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Sophmore Self-Diagnoses Himself With Senioritis

By Ben Gelderloos in Humor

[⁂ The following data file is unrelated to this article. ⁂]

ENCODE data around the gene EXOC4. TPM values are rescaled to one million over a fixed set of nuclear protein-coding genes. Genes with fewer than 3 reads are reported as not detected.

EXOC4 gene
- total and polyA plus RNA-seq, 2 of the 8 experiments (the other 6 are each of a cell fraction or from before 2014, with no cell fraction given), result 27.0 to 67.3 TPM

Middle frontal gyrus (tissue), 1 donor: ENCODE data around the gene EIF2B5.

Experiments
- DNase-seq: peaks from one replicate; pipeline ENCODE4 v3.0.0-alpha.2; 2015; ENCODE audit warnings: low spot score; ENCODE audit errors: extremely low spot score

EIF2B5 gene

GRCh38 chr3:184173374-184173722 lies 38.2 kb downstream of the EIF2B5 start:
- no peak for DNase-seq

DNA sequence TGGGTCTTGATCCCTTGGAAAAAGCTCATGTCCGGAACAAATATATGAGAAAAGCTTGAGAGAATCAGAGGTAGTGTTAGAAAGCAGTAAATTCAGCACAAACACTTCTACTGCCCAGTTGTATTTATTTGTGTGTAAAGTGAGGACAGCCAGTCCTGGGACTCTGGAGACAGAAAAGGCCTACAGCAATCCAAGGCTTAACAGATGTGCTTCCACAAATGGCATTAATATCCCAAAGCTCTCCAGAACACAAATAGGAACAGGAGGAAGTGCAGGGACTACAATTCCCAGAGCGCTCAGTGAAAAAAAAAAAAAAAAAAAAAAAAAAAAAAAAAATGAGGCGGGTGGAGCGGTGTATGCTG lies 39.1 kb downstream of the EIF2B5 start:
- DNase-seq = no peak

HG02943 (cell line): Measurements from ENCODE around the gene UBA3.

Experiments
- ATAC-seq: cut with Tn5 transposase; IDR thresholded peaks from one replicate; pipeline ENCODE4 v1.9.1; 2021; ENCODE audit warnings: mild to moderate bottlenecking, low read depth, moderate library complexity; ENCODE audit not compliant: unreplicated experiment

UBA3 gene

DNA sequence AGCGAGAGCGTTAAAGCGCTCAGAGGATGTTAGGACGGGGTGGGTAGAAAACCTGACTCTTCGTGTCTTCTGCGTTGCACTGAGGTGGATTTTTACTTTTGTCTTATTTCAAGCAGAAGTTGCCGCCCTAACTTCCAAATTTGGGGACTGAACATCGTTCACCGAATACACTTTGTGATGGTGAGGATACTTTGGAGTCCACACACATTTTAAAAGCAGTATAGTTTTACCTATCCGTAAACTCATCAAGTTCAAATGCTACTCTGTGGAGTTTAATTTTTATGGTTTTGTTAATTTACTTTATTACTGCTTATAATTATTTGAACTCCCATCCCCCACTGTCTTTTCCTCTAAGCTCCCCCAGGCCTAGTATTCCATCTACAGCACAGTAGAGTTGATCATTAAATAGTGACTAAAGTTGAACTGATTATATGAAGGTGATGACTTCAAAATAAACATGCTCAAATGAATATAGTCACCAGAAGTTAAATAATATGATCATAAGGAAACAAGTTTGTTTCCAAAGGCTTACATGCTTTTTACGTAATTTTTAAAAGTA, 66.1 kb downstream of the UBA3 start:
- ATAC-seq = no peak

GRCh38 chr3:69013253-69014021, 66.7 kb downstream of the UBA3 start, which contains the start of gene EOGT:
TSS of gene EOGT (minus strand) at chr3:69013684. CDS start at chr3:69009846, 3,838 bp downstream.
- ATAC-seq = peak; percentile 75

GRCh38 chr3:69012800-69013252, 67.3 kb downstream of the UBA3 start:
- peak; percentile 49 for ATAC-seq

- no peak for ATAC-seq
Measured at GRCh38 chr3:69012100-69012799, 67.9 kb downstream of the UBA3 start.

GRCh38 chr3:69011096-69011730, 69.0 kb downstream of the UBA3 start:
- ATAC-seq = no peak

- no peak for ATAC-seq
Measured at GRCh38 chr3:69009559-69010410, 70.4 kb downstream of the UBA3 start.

Sophomore Charles Truman announced to his group of friends on Thursday that he had self diagnosed himself with the early symptoms of senioritis and most likely had anywhere from 18 to 22 months before he lost all sense of motivation. “I started to recognize the symptoms last February,” Truman said, “and then procrastinated a few months before I tried to figure out what was going on. That was how I knew….” Truman, who insists that he is not a genuinely lazy person, is exceptionally young to be affected by a condition that has been known to have devastating impacts on exclusively the Senior class. “I consider myself lucky,” Truman continued. “Realizing that I am afflicted by this so early means that I will be able to try and fight it by complaining to my friends about my lack of motivation.” Some professionals have postulated that the emergence of the symptoms are tied with acceptance into college, but Charles Truman’s case could prove that theory wrong. “If what Mr. Truman has been continuously stating to his friends is correct, we would have to view that way we see this disease in a completely new way,” said Harvard researcher John Goodall. However, some have expressed doubt as to whether or not Truman is actually experiencing senioritis or just faking it. “How convenient is it that as soon as he has a major assignment due that requires you to not procrastinate, he claims to have a debilitating disease,” said science teacher Bill Krakowniskinski. “I’m just saying that it has some good timing.” Truman has claimed to feel no motivation, have trouble focussing in class, and procrastinate constantly in the face of looming assignments. While these are all symptoms of the disease, they could also be characteristic of generally not doing well at school. “All I can say is that everybody now sees me as one cool, irresponsible guy,” said the sophomore. “Even if my grades are tanking, I’m still doing fine.”

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